Go ahead, James Holzhauer. Be excellent.

Everybody loves a winner — except, it seems, when it’s someone running the board day after day and toppling records on “Jeopardy.” Then suddenly that person is compared to a robot and told to “give someone else a chance.”

Nonsense.

Holzhauer, a Naperville (Ill.) North High School graduate and University of Illinois alumnus, had prevailed over his opponents for 16 episodes as of Thursday, tallying up $1.2 million. A professional sports bettor with a mathematical mind, he dominates early, casting big bets with his signature “all in” hand gesture.

We’ve noticed some viewers squawking at his dominance as somehow unfair. We say appreciate the man’s game while it lasts. No one wins forever.

We suggest that everyone, especially the Holzhauer Haters, study his keys to superiority:

Master the subject area. Technique aside, Holzhauer only wins if he gets answers right — in the form of a question! — and he does, over and over again. Bravo.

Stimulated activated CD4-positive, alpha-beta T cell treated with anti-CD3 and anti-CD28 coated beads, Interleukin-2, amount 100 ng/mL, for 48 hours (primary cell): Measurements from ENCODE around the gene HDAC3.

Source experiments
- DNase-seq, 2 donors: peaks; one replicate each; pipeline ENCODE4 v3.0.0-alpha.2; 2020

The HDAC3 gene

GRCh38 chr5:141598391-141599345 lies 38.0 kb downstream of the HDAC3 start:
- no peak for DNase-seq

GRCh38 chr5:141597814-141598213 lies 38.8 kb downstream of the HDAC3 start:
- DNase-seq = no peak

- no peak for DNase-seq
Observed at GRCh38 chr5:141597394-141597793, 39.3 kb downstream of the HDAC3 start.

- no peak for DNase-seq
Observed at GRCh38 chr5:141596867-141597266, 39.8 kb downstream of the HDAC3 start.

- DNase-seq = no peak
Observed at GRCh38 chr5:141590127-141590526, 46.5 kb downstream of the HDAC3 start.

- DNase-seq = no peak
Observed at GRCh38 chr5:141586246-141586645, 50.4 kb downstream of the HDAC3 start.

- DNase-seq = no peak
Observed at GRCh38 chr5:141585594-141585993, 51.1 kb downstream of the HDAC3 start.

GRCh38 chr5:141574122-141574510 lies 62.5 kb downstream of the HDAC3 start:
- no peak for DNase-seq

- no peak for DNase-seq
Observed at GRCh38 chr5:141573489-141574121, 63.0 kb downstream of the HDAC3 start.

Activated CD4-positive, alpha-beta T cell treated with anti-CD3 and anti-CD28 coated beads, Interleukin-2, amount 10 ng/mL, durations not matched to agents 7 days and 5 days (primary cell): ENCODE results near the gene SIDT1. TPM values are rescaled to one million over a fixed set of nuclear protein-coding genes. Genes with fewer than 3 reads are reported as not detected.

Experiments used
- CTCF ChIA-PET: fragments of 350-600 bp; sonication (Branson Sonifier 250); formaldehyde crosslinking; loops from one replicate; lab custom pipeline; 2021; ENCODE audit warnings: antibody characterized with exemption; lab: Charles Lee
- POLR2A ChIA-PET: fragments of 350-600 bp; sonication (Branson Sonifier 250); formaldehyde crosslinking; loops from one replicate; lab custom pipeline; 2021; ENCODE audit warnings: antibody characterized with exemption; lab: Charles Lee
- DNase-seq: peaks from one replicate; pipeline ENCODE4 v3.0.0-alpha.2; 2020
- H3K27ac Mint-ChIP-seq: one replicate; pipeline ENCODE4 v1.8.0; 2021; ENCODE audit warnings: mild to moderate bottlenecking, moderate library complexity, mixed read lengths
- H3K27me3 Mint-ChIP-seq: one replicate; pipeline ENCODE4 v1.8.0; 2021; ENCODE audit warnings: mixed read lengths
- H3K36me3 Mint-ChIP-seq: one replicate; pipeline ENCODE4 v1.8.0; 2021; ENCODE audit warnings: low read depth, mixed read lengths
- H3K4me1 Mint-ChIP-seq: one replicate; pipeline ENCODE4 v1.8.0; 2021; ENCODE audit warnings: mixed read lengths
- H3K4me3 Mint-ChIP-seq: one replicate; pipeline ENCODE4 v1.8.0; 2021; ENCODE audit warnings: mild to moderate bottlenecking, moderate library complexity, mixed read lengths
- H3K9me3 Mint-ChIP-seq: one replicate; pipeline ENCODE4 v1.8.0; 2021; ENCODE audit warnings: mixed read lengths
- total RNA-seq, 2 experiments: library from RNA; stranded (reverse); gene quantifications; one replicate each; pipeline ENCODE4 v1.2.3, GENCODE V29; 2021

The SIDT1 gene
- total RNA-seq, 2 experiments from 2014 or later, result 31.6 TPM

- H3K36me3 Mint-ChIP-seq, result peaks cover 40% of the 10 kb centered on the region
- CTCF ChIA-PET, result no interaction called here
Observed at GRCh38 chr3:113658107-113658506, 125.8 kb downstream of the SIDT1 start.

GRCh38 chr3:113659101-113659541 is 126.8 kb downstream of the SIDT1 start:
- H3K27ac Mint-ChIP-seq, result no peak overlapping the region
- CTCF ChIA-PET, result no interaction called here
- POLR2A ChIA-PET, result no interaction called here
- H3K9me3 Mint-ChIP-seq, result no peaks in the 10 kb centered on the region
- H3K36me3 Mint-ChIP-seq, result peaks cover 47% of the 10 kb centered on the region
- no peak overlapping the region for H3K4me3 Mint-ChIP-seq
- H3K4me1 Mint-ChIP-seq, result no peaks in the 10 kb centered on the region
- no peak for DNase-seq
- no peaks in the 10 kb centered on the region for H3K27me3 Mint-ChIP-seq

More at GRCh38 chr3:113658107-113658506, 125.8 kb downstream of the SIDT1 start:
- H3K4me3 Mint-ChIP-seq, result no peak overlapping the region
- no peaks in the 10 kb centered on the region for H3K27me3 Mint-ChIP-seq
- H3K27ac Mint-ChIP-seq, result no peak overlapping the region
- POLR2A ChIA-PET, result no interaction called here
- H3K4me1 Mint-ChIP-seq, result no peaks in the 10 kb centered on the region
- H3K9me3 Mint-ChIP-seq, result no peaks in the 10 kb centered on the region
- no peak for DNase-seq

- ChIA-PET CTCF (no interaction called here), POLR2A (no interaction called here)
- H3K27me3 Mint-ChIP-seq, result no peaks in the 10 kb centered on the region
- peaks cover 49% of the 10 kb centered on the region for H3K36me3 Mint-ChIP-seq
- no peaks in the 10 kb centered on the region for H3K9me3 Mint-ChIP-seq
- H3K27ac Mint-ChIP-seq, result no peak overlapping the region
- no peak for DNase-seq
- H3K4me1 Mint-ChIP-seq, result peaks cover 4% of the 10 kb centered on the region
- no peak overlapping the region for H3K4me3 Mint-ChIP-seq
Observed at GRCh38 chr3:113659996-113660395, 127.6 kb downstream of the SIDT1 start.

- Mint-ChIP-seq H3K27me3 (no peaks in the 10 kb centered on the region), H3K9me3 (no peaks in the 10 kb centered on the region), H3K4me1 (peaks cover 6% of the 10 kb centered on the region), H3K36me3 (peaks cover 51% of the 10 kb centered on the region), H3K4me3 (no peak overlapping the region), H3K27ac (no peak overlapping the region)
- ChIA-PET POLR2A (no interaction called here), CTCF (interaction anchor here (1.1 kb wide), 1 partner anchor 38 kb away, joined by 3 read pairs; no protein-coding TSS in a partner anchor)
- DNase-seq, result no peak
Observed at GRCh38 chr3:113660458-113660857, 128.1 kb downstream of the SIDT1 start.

Master the tools. He’s agile on the buzzer — he practiced using a homemade version — and his timing is impeccable. And he knows how to assess a wager. The strain of mental calculations is not slowing his roll.

Master the strategy. He dances to his best advantage across the game board, one that’s been broadcast in plain view for decades. Holzhauer watched the show as a child with his grandma. Don’t blame him for figuring a few things out along the way.

Act boldly. Holzhauer isn’t rattled by the dollars. He obviously gets an edge here from his day job, but other contestants could get into this mental mind-set just the same, remembering that any money lost is on paper only. He also isn’t “paying his dues” by playing the board in the usual order, which irks some viewers. There are no extra points for timidity or plodding.

If watching Holzhauer triumph repeatedly dulls the show’s tension, that’s not his fault. Producers select contestants, and it’s their job to evaluate who will make an entertaining show. What the occasional outlying champion costs “Jeopardy” in prize money, the show surely makes up for in publicity.

FROM AN EDITORIAL IN THE CHICAGO TRIBUNE